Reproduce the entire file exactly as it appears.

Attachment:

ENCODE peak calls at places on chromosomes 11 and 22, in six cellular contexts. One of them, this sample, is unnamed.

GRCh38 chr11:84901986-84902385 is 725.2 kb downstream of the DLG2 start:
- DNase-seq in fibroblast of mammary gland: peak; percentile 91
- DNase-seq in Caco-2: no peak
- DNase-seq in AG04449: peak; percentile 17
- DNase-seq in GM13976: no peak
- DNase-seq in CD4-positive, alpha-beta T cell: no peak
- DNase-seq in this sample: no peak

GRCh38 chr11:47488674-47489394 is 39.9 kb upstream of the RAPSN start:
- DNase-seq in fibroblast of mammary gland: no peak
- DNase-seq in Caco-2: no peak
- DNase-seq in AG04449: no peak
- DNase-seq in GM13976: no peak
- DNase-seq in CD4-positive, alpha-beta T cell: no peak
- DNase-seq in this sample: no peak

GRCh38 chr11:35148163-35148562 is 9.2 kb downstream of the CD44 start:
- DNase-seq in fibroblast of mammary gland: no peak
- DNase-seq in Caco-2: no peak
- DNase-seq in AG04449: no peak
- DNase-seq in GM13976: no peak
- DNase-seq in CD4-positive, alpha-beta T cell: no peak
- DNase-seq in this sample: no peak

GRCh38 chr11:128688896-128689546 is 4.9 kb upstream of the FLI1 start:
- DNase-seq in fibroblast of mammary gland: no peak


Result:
ENCODE peak calls at places on chromosomes 11 and 22, in six cellular contexts. One of them, this sample, is unnamed.

GRCh38 chr11:84901986-84902385 is 725.2 kb downstream of the DLG2 start:
- DNase-seq in fibroblast of mammary gland: peak; percentile 91
- DNase-seq in Caco-2: no peak
- DNase-seq in AG04449: peak; percentile 17
- DNase-seq in GM13976: no peak
- DNase-seq in CD4-positive, alpha-beta T cell: no peak
- DNase-seq in this sample: no peak

GRCh38 chr11:47488674-47489394 is 39.9 kb upstream of the RAPSN start:
- DNase-seq in fibroblast of mammary gland: no peak
- DNase-seq in Caco-2: no peak
- DNase-seq in AG04449: no peak
- DNase-seq in GM13976: no peak
- DNase-seq in CD4-positive, alpha-beta T cell: no peak
- DNase-seq in this sample: no peak

GRCh38 chr11:35148163-35148562 is 9.2 kb downstream of the CD44 start:
- DNase-seq in fibroblast of mammary gland: no peak
- DNase-seq in Caco-2: no peak
- DNase-seq in AG04449: no peak
- DNase-seq in GM13976: no peak
- DNase-seq in CD4-positive, alpha-beta T cell: no peak
- DNase-seq in this sample: no peak

GRCh38 chr11:128688896-128689546 is 4.9 kb upstream of the FLI1 start:
- DNase-seq in fibroblast of mammary gland: no peak